This morning I found myself once more delivering a “heritage lecture” to the assembled student body. The theme this time: service. By the end of the “Service Assembly” our students had raised $4,200.00+ for a local homeless shelter and to buy special equipment for handicapped students. There are those who voice some despair about the “youth of today”. I don’t see it. Kids are wise enough to recognize what is really valuable and to act accordingly.
Preparing for my assignment I found myself leafing through Livy. Seeking for an example of selfless service and honorable leadership, I happened across the account of Cincinnatus. An internet search reviled that many others have recognized his greatness. What follows is what I read the students:
Meaningful service requires sacrifice. It can be rendered by anyone willing to give of themselves for the benefit of others, but when that sacrifice is accompanied by a generosity of spirit that seeks no reward or recognition, but only the good of those in need, it bespeaks true greatness. As Lancers, we can look to our Lancer Heritage for inspiration in service. In 458 B. C. two powerful enemies attacked the Roman lands. The Senate sent two Consular armies into the field. The Army commanded by Minucius was trapped on a lonely hill top. Desperate riders fled for Rome; without help the Roman army would be destroyed.
The Senate knew they could not run the rescue by committee, and none dared take the job himself. The Senate looked for a single hero to save Rome. Their emissaries took the symbols of absolute power from the capital to the tiny, three acre farm of Lucius Quinctius Cincinnatus. The heralds found Cincinnatus plowing his field. The crop he sought to plant would be his family’s only support. The messengers form the city begged Cincinnatus “to put on his toga and hear the Senate’s instructions.” His wife ran to their cottage to fetch his toga; he wiped the grim and sweat from his hands and face and put it on; at once the envoys saluted him, as Dictator, and begged him to save the city. Leaving his plow in the field, Cincinnatus headed for Rome.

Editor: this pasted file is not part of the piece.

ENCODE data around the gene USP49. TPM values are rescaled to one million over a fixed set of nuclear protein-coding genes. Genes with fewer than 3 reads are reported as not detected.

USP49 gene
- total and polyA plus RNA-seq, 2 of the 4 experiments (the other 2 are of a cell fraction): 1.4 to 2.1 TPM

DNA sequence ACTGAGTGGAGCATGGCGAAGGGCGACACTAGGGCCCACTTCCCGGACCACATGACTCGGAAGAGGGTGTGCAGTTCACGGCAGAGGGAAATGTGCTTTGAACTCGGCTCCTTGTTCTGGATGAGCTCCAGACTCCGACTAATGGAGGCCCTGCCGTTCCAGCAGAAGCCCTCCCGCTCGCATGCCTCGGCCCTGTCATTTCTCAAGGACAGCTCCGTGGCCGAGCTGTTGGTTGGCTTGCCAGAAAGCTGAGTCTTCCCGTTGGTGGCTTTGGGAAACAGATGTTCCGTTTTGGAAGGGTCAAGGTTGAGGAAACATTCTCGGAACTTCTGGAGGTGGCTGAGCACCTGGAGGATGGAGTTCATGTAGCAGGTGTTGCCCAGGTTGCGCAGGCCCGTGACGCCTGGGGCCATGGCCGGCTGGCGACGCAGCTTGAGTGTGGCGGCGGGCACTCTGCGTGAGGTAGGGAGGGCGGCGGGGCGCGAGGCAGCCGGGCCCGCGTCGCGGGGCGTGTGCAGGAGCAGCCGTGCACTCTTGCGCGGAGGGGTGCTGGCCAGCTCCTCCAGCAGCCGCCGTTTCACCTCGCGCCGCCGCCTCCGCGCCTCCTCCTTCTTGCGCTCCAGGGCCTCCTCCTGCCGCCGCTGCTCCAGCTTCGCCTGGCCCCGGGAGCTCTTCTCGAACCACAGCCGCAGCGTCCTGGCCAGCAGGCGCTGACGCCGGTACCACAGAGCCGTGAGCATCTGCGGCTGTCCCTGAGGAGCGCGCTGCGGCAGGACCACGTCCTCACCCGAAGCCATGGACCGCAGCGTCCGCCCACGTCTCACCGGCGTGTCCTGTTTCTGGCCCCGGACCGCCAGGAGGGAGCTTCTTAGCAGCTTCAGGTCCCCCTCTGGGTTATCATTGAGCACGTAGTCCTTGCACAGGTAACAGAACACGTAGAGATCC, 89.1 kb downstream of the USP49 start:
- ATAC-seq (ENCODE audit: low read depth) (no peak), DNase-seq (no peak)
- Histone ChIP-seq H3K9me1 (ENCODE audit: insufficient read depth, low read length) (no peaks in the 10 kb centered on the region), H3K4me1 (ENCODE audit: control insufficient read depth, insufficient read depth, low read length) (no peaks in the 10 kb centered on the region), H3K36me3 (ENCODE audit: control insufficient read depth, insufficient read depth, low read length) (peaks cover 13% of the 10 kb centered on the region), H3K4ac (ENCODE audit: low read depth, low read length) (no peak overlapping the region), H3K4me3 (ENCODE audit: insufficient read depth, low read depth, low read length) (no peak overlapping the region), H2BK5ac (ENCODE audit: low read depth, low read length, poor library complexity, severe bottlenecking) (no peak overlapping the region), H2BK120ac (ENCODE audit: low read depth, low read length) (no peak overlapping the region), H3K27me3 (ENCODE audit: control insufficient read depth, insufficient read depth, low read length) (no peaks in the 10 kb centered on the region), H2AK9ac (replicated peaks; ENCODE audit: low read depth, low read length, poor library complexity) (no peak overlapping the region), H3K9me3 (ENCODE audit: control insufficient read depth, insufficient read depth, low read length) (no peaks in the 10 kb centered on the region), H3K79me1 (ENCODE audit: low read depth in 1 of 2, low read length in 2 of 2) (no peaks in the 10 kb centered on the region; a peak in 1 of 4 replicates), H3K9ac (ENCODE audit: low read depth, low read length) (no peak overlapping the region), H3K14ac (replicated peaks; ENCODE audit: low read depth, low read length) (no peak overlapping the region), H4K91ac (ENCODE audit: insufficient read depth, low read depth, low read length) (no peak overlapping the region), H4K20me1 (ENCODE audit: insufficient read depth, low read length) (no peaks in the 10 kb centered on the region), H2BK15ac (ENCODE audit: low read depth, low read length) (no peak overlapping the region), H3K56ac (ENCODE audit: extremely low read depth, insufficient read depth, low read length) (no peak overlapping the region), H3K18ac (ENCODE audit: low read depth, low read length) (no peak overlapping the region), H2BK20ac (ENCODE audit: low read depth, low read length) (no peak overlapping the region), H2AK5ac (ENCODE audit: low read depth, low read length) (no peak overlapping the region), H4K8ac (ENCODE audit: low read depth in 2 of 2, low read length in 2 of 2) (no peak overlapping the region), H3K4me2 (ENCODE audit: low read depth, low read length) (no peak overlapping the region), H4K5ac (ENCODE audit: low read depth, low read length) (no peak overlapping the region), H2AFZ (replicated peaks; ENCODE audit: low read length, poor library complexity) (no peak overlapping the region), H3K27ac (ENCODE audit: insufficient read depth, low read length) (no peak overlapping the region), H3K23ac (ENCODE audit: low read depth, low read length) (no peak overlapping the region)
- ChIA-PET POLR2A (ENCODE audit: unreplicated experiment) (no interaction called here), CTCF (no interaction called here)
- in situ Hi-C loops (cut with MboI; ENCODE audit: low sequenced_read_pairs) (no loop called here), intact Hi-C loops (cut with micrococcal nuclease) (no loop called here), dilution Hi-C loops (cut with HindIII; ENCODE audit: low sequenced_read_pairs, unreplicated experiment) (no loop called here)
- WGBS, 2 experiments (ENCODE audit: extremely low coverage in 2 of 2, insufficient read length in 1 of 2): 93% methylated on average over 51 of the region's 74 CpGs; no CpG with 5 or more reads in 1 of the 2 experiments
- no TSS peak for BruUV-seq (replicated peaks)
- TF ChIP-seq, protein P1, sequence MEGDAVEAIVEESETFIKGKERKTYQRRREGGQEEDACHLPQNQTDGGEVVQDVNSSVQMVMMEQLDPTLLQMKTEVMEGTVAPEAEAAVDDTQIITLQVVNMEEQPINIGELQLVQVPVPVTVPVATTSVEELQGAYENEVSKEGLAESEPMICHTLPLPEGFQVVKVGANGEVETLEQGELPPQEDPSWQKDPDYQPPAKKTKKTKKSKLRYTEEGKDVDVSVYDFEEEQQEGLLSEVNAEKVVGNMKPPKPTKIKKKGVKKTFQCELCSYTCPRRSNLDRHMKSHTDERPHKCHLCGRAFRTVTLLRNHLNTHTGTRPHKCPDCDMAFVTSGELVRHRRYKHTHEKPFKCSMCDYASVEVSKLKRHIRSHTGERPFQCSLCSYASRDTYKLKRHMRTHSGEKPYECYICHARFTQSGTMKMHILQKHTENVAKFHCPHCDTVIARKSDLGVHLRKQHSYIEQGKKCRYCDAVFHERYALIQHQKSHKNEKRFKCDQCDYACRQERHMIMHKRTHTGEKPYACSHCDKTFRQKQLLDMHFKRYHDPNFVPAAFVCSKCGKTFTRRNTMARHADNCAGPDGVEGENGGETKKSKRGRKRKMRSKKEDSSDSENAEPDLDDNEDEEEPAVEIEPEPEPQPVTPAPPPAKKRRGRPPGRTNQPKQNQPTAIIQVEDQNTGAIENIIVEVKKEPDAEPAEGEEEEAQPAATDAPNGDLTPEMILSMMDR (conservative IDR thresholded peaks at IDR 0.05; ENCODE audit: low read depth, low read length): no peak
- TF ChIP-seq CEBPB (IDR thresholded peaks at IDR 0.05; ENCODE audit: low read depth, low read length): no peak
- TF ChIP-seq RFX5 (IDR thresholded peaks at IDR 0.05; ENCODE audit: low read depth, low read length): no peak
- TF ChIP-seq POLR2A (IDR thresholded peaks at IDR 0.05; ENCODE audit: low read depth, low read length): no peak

Cincinnatus was in the Forum before dawn. He assembled the people, suspended all business, and called all men of military age to bring their weapons, five days’ bread and twelve wooden stakes to Mars field. That night Cincinnatus took his army to war.
They arrived at midnight, surrounded the enemy, dug a trench, and planted their stakes. Cincinnatus ordered his soldiers to raise a shout. At the cry, Rome’s enemy realized they were surrounded, and the trapped Roman troops knew help had come. Caught between two Roman armies the invaders were destroyed.
Cincinnatus returned to Rome. He entered the Senate chamber and gave back the bound rods and ax, symbol of his absolute power. His dictatorship of Rome had lasted sixteen days. He returned to his farm. His plow was still in the field were he had left it. He took off his toga and went back to work.
Cincinnatus teaches selfless service; setting aside his own needs for those who could not help themselves. He thought only of the good of those-in-need. When he had saved his country, he set aside the absolute power Rome had given him and returned to his humble life. His example of greatness in service has not been lost on history. Today, a city in Italy and Cincinnati, Ohio bear his name. And it was Cincinnatus who inspired George Washington; to set aside the power his military service brought him at the end of the Revolutionary War; to return to his farm. Later, after two terms as America’s first President, Washington again set aside supreme authority and returned to private life. Washington’s example has guided the course of America ever since. Washington was himself inspired by a simple Roman farmer, a man who valued service above wealth or power, a Roman Lancer named Cincinnatus.
Here my presentation to the students ended. I was pleased to think that they not only saw the model of Cincinnatus’ selfless service, one of giving without lust for power or glory; but many saw, in his just and necessary application of power, the answer to the neo-lib’s misrepresentations concerning the War on Terror.
I am impressed with how much Cincinnatus’ story is like that of George Bush II. President Bush did not seek the glory of a war-time Presidency. In the rubble of the Twin Towers and the Pentagon, the tyranny of a plotting Saddam, the atrocities of the Taliban, and the murderous dreams of al Qaeda; the danger swarmed against American and our country needed him. The “Senate and people” went running to Gorge W. Bush and begged him to take up the mantel of leadership. He “put on his toga and headed for the city”. In strict obedience to the Constitution, Bush climbed down from the ruins the Twin Towers, wiped the sweet from his hands and face and took up the leadership of a nation at war. The years have passed and President Bush continues to lead us day and night. All too soon he will head back to his farm and take up his “plow”.
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